Three months after winning a union election in which he promised to “Battle the media, put our voice in public, let the public know our stance,” TriMet’s new union president has been strangely quiet.
On Friday, an early evening news release from TriMet prompted the latest unflattering headline about the union in The Oregonian. Amalgamated Transit Union President Bruce Hansen went unquoted.
TriMet managers, meanwhile, made available both regular spokeswoman Mary Fetsch and their top labor negotiator, Randy Steadman.
Speaking by phone at 11:40 p.m. Friday, Hansen said he hadn’t been available for comment because he’d been busy that evening organizing a new unit to join the union.
Hansen said he would have known to return the newspaper’s phone calls immediately if Oregonian reporter Joe Rose had text-messaged him instead of leaving a voicemail.
“I got the call at 5:42 this evening, and [Rose] left me the message, and then he called me again at like 8:50,” the union president said. “I’ve had this conversation with him before – if it’s something he needs to get out quickly, to text me, and I can break away.”
Hansen said he doesn’t think the union will ultimately pay a price for unfriendly media coverage about its legal dispute with TriMet over past benefits. The transit agency is attempting to retroactively charge its workers and retirees for medical costs their previous insurance plan would have covered.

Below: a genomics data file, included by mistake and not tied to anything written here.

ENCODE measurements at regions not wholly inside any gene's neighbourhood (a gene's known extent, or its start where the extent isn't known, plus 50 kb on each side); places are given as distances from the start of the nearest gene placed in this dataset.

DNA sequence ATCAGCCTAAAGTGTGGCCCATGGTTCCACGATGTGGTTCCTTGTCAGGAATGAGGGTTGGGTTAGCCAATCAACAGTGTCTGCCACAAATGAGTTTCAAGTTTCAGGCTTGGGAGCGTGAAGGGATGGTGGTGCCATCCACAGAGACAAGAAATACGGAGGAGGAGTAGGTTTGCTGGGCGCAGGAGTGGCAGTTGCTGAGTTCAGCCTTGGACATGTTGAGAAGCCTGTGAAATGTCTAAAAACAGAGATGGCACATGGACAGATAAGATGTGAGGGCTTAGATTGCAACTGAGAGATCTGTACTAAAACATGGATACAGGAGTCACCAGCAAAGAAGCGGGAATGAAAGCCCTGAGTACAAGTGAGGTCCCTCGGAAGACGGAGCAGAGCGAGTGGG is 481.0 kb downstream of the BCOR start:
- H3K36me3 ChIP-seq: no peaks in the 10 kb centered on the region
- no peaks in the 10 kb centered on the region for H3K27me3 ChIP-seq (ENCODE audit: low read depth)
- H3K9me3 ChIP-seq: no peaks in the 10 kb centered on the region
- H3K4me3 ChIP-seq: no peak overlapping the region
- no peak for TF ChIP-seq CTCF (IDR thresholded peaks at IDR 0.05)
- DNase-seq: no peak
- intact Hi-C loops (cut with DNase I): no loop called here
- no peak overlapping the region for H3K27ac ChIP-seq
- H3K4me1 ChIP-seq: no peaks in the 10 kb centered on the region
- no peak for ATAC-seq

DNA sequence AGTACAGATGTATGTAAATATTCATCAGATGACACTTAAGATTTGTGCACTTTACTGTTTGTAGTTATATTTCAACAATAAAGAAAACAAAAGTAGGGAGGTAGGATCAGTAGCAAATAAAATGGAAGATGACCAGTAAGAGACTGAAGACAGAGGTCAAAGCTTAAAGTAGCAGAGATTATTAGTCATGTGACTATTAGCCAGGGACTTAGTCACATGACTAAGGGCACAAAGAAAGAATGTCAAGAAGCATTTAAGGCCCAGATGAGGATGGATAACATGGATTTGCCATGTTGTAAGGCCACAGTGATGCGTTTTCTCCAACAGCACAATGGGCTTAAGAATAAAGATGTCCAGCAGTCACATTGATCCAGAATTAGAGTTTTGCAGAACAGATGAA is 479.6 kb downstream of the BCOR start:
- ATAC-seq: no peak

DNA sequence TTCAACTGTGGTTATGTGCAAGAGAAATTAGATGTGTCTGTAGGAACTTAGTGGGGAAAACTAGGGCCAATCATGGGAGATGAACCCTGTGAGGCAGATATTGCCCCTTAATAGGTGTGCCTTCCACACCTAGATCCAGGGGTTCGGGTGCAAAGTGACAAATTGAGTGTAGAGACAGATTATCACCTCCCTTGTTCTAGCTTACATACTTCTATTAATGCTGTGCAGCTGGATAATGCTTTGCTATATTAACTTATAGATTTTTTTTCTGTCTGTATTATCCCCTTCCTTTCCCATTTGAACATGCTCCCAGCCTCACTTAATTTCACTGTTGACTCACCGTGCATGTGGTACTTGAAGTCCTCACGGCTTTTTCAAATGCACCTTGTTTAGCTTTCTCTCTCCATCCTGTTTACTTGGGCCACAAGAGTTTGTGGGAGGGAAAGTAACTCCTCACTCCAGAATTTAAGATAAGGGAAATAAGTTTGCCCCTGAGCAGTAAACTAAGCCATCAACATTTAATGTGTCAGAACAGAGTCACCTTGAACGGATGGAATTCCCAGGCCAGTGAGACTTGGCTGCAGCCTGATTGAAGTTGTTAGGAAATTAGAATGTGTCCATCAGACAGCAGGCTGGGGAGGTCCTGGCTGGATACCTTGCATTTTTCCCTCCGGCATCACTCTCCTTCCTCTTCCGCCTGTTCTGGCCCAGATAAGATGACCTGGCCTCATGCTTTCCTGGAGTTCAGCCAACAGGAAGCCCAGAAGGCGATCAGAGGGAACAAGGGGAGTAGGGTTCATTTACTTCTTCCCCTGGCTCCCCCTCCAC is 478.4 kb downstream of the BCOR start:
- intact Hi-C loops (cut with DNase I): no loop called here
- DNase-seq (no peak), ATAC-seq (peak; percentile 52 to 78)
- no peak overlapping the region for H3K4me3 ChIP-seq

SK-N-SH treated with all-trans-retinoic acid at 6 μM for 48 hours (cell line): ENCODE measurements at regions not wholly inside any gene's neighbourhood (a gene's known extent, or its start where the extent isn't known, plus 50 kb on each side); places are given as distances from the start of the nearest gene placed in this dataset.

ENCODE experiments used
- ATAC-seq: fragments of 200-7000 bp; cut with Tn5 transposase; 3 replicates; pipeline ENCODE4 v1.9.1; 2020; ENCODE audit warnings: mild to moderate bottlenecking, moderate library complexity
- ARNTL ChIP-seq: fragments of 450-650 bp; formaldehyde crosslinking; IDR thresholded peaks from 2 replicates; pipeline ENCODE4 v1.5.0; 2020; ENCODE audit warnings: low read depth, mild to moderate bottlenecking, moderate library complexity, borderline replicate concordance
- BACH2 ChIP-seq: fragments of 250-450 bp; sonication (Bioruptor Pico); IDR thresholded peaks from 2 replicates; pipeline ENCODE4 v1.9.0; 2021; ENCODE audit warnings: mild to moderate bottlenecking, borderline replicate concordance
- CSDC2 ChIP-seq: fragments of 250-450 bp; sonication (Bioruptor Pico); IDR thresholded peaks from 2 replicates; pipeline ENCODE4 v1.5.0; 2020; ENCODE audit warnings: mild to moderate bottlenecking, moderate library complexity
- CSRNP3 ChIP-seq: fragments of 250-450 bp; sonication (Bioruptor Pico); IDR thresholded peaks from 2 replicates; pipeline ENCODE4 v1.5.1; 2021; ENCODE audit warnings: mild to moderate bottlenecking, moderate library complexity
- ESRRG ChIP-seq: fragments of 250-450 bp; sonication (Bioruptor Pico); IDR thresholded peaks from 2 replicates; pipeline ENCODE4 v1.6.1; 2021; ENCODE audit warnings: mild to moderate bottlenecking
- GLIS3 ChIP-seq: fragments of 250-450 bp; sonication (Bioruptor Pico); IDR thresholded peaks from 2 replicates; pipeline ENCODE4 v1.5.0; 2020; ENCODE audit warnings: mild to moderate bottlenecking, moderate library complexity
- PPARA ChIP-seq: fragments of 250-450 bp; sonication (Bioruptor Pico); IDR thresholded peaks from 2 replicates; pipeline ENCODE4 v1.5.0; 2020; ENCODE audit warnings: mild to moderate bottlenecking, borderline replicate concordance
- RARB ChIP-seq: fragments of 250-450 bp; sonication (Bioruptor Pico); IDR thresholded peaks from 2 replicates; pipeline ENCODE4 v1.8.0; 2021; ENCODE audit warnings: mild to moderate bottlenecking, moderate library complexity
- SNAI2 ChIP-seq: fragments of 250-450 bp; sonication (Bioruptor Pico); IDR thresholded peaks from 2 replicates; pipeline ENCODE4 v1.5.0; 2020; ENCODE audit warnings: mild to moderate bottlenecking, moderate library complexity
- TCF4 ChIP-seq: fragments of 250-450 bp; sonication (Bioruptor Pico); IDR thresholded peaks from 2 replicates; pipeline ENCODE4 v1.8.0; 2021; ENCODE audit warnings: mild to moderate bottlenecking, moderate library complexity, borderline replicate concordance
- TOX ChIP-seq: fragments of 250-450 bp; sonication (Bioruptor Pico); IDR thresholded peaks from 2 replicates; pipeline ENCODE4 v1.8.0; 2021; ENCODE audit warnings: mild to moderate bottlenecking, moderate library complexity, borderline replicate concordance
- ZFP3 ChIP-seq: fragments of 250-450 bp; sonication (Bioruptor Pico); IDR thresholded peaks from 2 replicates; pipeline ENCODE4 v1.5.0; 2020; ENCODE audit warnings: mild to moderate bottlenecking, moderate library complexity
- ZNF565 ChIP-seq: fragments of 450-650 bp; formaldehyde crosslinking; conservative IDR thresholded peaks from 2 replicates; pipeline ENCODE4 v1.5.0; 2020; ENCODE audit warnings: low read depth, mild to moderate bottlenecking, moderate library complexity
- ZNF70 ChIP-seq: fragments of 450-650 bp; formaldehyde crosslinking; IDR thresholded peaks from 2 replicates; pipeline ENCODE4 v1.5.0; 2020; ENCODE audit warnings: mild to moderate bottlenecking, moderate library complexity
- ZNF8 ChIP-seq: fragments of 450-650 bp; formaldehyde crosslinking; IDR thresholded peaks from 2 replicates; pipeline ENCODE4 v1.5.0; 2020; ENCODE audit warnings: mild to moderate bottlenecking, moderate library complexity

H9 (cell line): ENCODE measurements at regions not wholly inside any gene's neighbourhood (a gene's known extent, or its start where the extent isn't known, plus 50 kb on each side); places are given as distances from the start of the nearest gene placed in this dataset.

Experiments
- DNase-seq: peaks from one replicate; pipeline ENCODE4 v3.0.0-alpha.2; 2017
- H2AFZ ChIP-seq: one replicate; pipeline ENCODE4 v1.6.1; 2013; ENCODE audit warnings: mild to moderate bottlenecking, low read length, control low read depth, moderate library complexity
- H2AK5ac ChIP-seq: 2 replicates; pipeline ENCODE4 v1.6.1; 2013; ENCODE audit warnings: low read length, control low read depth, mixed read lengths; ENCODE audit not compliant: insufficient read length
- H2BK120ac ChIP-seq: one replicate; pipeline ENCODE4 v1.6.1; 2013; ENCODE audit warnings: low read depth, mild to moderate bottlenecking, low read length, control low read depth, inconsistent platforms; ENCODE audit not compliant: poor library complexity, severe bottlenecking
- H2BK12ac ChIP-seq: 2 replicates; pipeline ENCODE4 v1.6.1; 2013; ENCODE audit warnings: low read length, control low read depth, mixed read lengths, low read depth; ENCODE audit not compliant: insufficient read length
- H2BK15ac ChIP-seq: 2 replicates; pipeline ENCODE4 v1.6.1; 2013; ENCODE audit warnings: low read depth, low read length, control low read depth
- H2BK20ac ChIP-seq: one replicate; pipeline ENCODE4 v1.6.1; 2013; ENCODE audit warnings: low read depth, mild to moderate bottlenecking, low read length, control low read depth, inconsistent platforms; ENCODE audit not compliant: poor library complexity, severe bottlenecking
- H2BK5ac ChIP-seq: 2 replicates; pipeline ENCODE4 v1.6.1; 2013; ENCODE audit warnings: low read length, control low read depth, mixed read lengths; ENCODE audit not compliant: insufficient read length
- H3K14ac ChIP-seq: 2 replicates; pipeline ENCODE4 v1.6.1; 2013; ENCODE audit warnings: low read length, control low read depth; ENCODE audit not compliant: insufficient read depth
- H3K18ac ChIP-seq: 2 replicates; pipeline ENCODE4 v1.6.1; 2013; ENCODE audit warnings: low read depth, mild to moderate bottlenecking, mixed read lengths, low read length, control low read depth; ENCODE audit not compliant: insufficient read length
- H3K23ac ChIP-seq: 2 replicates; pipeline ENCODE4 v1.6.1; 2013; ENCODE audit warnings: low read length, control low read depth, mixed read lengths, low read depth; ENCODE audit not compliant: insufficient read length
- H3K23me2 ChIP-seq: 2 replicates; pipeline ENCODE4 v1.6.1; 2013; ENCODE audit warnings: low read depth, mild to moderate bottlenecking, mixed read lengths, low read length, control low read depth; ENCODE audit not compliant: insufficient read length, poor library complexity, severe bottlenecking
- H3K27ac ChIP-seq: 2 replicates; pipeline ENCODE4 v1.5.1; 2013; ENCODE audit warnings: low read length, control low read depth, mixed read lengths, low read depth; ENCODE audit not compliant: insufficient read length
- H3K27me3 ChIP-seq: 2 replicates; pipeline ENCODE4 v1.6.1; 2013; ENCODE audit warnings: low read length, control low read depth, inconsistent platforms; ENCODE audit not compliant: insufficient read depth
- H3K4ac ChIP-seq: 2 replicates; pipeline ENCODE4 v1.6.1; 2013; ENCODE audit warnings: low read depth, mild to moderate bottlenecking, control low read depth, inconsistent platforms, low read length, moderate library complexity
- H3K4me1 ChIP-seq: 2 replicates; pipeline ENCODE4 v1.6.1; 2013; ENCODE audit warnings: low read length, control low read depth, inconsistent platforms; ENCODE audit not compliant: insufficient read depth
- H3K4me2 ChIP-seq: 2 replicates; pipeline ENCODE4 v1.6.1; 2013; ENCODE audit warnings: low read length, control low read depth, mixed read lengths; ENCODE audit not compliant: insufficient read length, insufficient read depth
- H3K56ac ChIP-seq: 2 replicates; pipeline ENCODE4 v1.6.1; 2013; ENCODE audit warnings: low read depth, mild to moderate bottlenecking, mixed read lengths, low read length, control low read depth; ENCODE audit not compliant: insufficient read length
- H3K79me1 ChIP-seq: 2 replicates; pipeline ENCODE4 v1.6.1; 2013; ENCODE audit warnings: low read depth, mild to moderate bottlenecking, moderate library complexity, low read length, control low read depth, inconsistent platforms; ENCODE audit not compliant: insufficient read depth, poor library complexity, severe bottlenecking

Hansen says TriMet’s actions are illegal, and workers will win in court.
“When the truth is all said and done, I don’t think it’s going to hurt,” Hansen said of Friday’s story. “They’re going to be found unlawfully implementing their decisions again. … We’re going to be right in the end.”
TriMet workers’ current contract will expire in November, refocusing public attention on the union’s battle to protect worker benefits. In the spring, the union could find itself fighting management in the state legislature, too.
Asked if the union had considered issuing a news release of its own last week, after it learned of TriMet’s plan to garnish the money from workers’ wages, Hansen said the idea hadn’t come up.
“Our whole concern was to get our message to our membership,” Hansen said. “Get something out as fast as we can and as quickly to the membership as we could. … We brought in volunteers that stuffed and labeled [letters to ATU members] and out they went the very next day.”
Hansen said much of the rest of his time this week was devoted to “putting out fires” at other Amalgamated Transit Union properties.
“We’re tied up in C-Tran negotiations,” Hansen said. “We’ve got three open contracts, an operators’ contract getting ready to open over there. We were in negotiations up in North Bonneville and PPS this week alone.”
He added that “we are still paying close attention to what’s going on.”
Hansen said he doesn’t regret having 22 separate contracts to juggle in addition to his largest contract, TriMet’s.
“They’re all my brothers and sisters,” Hansen said. “Yes, it is time-consuming because of the distance we have to travel. But as far as I’m concerned, each and every one of them deserves all the time that I can give them.”
An earlier version of this story said the union election was five months ago. It was three.